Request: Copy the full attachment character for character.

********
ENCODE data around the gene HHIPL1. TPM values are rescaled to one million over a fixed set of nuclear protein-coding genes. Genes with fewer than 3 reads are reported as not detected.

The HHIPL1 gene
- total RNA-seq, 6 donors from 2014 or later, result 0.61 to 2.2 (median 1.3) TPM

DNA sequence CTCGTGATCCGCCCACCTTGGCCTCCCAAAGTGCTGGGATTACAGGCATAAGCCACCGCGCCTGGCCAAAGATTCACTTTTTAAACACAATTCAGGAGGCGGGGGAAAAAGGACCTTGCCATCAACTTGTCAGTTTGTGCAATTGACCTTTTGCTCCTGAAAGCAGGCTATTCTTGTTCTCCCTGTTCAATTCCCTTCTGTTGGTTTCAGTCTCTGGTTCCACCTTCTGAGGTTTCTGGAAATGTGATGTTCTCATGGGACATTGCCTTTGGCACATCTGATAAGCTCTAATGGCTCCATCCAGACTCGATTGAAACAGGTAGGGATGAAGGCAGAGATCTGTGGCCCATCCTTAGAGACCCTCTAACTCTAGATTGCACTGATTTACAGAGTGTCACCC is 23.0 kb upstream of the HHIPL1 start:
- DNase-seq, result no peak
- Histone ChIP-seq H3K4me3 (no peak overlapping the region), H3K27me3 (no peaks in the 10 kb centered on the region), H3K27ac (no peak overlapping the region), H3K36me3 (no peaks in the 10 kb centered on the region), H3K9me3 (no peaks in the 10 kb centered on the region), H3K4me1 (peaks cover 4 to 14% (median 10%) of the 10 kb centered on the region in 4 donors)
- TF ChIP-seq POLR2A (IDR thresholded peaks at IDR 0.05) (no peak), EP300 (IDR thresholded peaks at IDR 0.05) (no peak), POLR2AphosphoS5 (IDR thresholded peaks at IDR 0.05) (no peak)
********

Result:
ENCODE data around the gene HHIPL1. TPM values are rescaled to one million over a fixed set of nuclear protein-coding genes. Genes with fewer than 3 reads are reported as not detected.

The HHIPL1 gene
- total RNA-seq, 6 donors from 2014 or later, result 0.61 to 2.2 (median 1.3) TPM

DNA sequence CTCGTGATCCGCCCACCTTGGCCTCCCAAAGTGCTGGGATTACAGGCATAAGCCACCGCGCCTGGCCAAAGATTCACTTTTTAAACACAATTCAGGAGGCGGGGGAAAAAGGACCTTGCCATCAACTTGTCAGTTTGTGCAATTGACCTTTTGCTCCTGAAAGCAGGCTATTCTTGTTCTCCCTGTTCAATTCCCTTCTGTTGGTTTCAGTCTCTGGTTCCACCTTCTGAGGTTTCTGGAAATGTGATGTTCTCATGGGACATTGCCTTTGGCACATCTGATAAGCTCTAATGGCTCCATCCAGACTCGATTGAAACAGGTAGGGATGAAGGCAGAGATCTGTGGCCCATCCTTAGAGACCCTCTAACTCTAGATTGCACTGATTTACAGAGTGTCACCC is 23.0 kb upstream of the HHIPL1 start:
- DNase-seq, result no peak
- Histone ChIP-seq H3K4me3 (no peak overlapping the region), H3K27me3 (no peaks in the 10 kb centered on the region), H3K27ac (no peak overlapping the region), H3K36me3 (no peaks in the 10 kb centered on the region), H3K9me3 (no peaks in the 10 kb centered on the region), H3K4me1 (peaks cover 4 to 14% (median 10%) of the 10 kb centered on the region in 4 donors)
- TF ChIP-seq POLR2A (IDR thresholded peaks at IDR 0.05) (no peak), EP300 (IDR thresholded peaks at IDR 0.05) (no peak), POLR2AphosphoS5 (IDR thresholded peaks at IDR 0.05) (no peak)